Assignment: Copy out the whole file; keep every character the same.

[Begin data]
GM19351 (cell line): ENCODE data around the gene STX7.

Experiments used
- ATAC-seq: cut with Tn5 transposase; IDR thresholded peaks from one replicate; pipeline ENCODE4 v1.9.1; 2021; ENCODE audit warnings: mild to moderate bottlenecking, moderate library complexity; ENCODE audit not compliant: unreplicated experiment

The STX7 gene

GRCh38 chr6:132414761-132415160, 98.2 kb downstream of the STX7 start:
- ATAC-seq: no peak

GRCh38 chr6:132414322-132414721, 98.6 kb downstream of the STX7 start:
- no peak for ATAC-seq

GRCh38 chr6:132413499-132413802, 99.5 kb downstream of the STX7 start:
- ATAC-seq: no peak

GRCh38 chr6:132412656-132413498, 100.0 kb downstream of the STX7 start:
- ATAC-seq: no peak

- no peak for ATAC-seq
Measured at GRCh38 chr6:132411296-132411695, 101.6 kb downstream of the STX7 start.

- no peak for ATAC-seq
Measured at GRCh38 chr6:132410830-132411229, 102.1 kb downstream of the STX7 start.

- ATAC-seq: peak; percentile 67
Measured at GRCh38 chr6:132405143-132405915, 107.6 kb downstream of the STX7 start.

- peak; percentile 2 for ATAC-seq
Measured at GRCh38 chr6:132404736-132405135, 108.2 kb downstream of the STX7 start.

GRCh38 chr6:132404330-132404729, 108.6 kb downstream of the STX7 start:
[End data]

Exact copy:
GM19351 (cell line): ENCODE data around the gene STX7.

Experiments used
- ATAC-seq: cut with Tn5 transposase; IDR thresholded peaks from one replicate; pipeline ENCODE4 v1.9.1; 2021; ENCODE audit warnings: mild to moderate bottlenecking, moderate library complexity; ENCODE audit not compliant: unreplicated experiment

The STX7 gene

GRCh38 chr6:132414761-132415160, 98.2 kb downstream of the STX7 start:
- ATAC-seq: no peak

GRCh38 chr6:132414322-132414721, 98.6 kb downstream of the STX7 start:
- no peak for ATAC-seq

GRCh38 chr6:132413499-132413802, 99.5 kb downstream of the STX7 start:
- ATAC-seq: no peak

GRCh38 chr6:132412656-132413498, 100.0 kb downstream of the STX7 start:
- ATAC-seq: no peak

- no peak for ATAC-seq
Measured at GRCh38 chr6:132411296-132411695, 101.6 kb downstream of the STX7 start.

- no peak for ATAC-seq
Measured at GRCh38 chr6:132410830-132411229, 102.1 kb downstream of the STX7 start.

- ATAC-seq: peak; percentile 67
Measured at GRCh38 chr6:132405143-132405915, 107.6 kb downstream of the STX7 start.

- peak; percentile 2 for ATAC-seq
Measured at GRCh38 chr6:132404736-132405135, 108.2 kb downstream of the STX7 start.

GRCh38 chr6:132404330-132404729, 108.6 kb downstream of the STX7 start: